Flashpoints | Diplomacy | East Asia

Great Power Conflict Fuels BRICS Expansion Push

Amid China-U.S. tensions, the impetus to build a bigger BRICS has grown stronger than ever.

Great Power Conflict Fuels BRICS Expansion Push

The leaders of BRICS member nations meet on the sidelines of G-20 Summit in Osaka, Japan, June 28, 2019.

Credit: Indian Ministry of External Affairs

Soon after Chinese President Xi Jinping’s emphasized the acceleration of the BRICS expansion process at the 14th BRICS Leaders’ Meeting in Beijing in late June, Iran and Argentina announced they had submitted their formal applications to join the group. Meanwhile, the foreign ministers of Kazakhstan, Saudi Arabia, Argentina, Egypt, Indonesia, Nigeria, Senegal, the United Arab Emirates, Thailand, and other guest countries attended the BRICS Foreign Ministers’ Meeting for the first time in May. All these positive actions are the clear indications that the expansion of BRICS is accelerating.

The main reasons for the expansion of BRICS can be attributed to the following three points: first, the intense East-West confrontation; second, the deepening of “BRICS Plus” cooperation; and third, the demands from “node” countries.

In the new context of the ongoing conflict between Russia and Ukraine and the intensifying Sino-U.S. competition, the confrontation between the East and the West has become increasingly prominent. Both sides, therefore, want to expand the network of friends and partners, thus consolidating their camps. As emerging economies and great powers in the region, the BRICS countries have a strong motivation to absorb other “node” countries with key strategic locations and booming economies to join the camp. The more intense the East-West confrontation, the stronger the impetus for the expansion of BRICS.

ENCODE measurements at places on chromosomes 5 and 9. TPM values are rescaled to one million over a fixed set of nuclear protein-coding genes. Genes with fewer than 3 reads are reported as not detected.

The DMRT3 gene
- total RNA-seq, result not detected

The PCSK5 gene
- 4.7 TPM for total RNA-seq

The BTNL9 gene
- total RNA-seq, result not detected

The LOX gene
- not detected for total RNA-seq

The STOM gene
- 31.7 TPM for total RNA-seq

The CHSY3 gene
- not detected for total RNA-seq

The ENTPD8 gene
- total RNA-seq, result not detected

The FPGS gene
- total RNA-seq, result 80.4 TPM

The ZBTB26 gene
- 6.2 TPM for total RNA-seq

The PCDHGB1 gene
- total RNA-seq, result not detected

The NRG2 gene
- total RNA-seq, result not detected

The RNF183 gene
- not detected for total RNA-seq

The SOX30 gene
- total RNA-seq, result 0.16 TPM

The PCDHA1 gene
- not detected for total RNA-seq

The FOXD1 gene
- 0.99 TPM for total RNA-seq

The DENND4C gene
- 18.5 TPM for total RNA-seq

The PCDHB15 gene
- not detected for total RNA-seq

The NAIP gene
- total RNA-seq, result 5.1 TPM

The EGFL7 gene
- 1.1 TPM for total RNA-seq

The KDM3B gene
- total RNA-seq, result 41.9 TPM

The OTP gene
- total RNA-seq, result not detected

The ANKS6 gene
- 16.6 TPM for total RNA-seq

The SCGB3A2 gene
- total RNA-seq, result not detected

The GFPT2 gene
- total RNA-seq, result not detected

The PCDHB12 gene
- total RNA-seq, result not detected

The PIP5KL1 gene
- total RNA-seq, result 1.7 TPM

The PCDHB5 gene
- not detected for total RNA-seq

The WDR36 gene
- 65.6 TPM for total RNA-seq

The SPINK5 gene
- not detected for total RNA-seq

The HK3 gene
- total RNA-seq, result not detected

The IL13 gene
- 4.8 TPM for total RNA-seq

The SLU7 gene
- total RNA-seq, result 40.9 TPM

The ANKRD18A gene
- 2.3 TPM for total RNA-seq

At the beginning of the establishment of BRICS, the meeting of foreign ministers was the main attraction, after which a declaration was issued. Although BRICS was later upgraded to a leaders’ summit, the practice of issuing declarations after the meeting continued. It was not until 2017, when China successfully hosted the BRICS Summit in Xiamen and proposed a “BRICS Plus” cooperation mechanism, that the connotation of BRICS as something that could reach beyond its five members was gradually enriched and clear.

Another prominent event was China’s donation of reserve funds to the BRICS New Development Bank (NDB). Subsequently, BRICS Plus cooperation has gradually expanded to areas such as economic and trade exchanges, political security, and people-to-people and cultural exchanges. Especially after the outbreak of the COVID-19 pandemic, the BRICS countries launched a vaccine research and development center on March 22, 2022, leading BRICS Plus cooperation onto an in-depth development track.